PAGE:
Greetings, this is my first post here, so hopefully this does not reveal me to be a complete moron. I recently set up a power system (VRM link) in my fifth-wheel camper consisting of the following:
2x 300 AH Victron Smart Lithium batteries,
2x Multiplus 3kva/120 inverters in 120/240 VAC split phase,
2x SBP-220s (one as a load disconnect and another as a charge disconnect, as there are multiple DC charging sources),
6x Smartsolar 75/15 MPPTs with a 200w/24V nominal panel connected to each,
Orion-Tr Smart 12|12/30 DC/DC charger,
BMV-712 with shunt,
VE.bus BMS, and
Cerbo GX with GX Touch 50 display
(I've included a picture of the system as well as a rough diagram of the connections as well -- I know the mounting of the MPPTs looks suspect but there is a large circular hole drilled in the plywood behind each for ventilation, and there are about three inches of clearance between the plywood and the ceiling above it)
The MPPTs are connected to a USB hub which, in turn, is connected to the Cerbo. Everything seems to be recognized just fine and I can see all the system parameters in both the Cerbo's menu and VRM. DVCC is enabled (see screenshots below).
I have the following questions:
1) The MPPTs' charging states did not appear to be exactly synchronized, so I set up a VE.smart network between them. Then later I learned about DVCC and enabled it. What is the proper way to synchronize the MPPTs (and the inverters and Orion charger, if possible) in this configuration? As you can see in the VRM screenshot the inverters and the MPPTs are not in the same charging state. Did I screw this all up?
2) I do not have a temperature sensor currently installed, because I assumed that since the batteries measure their temperature internally that they would report this information to the BMS which would, via VE.bus, communicate it to the rest of the system. But now that I've looked at the cables I see that that there are only three conductors between the batteries and the BMS; perhaps one is ground, one is charge disconnect, and the other is load disconnect. I have the temperature sensors that came with the inverters but I do not have the one that is compatible with the BMV (https://www.victronenergy.com/accessories/temperature-sensor-for-bmv-702 ) -- is there an advantage to getting the latter or should I just use one of the inverter sensors? Is there some other/better way to do this?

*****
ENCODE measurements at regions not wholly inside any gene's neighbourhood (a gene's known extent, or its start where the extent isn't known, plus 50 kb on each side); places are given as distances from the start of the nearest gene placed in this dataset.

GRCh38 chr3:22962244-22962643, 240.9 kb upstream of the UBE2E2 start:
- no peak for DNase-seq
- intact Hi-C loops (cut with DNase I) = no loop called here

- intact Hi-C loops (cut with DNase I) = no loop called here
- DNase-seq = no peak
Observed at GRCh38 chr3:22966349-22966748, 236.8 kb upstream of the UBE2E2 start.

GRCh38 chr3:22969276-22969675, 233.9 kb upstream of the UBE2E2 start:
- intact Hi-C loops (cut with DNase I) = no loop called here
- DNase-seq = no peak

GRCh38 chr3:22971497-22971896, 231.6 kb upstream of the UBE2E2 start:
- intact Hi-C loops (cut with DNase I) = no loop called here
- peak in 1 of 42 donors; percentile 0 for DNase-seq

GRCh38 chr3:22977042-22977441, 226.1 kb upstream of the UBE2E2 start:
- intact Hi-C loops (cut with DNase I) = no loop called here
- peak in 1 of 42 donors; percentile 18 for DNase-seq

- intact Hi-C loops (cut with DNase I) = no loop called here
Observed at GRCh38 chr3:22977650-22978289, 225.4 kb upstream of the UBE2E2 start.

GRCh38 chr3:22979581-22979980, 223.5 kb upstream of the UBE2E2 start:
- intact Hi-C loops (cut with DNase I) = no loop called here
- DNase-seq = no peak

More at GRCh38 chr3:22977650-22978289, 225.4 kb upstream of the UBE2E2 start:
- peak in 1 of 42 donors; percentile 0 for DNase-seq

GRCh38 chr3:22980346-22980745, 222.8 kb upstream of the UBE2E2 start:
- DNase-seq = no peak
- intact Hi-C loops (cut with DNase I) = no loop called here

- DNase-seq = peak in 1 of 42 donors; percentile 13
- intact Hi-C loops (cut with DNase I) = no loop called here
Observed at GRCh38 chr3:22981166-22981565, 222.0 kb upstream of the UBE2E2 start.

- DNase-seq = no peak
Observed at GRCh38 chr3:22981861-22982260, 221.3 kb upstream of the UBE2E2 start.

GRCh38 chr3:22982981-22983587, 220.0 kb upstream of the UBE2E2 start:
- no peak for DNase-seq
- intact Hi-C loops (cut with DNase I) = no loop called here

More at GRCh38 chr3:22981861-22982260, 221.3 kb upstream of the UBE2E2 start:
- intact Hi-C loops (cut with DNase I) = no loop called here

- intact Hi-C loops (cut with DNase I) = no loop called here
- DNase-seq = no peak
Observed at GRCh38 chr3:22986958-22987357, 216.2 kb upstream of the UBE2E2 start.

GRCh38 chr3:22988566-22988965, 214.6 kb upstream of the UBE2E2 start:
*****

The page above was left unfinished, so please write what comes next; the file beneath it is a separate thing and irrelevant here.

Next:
3) One of the goals for this system was to be able to function as a UPS for two 15 kBTU/hr air conditioners (one on each phase). The inverters are currently set up with "switch as group" unchecked because the trailer will sometimes have a 120/240 VAC connection and at others it will only have a 120 VAC (i.e., zero line-to-line voltage) connection. In this configuration with "UPS function" disabled, if I have the two air conditioners running and cut the AC input, both inverters will throw an overload. What then seems to happen is they make attempts to restart at 30-second intervals, and generally on the third attempt they're successful and the air conditioners start back up. If I instead enable "UPS function", I can cut the AC input and the inverters will maintain power to the air conditioners without interruption. However, in this case, the system will not recognize single-phase 120 VAC input so even when such input is connected they will continue inverting. They will only recognize the 120 VAC input if I disable "UPS function", but then the overload problems occur. What's bizarre to me is that whether "UPS function" is enabled or disabled, if I am running the system without AC input (i.e., inverting), I can start both air conditioners without overloads. The overload only occurs if the air conditioners are already running when the AC input is suddenly cut and "UPS function" is disabled. I have used a multimeter to measure the DC voltage difference at the batteries and at the inverters when I cut the AC input with the air conditioners running; it does not get even close to the "DC input low shut down" value, and there's no perceptible voltage difference between the batteries and the inverters (i.e., I don't think it's due to poor connections -- and all inverter and battery cables are 4/0). Is there a way to get the fast-switching that seems to prevent the overload from occurring while also retaining the ability to use 120 VAC and 120/240 VAC inputs interchangeably?
Any thoughts on any of the foregoing questions (or general comments/recommendations on the configuration or layout of the system) would be most welcome (I know the wiring is a bit of a mess; still finalizing things). Or if you're just generally facepalming at this setup please let me know that as well -- I'll take harsh feedback over burning up $15k USD any day!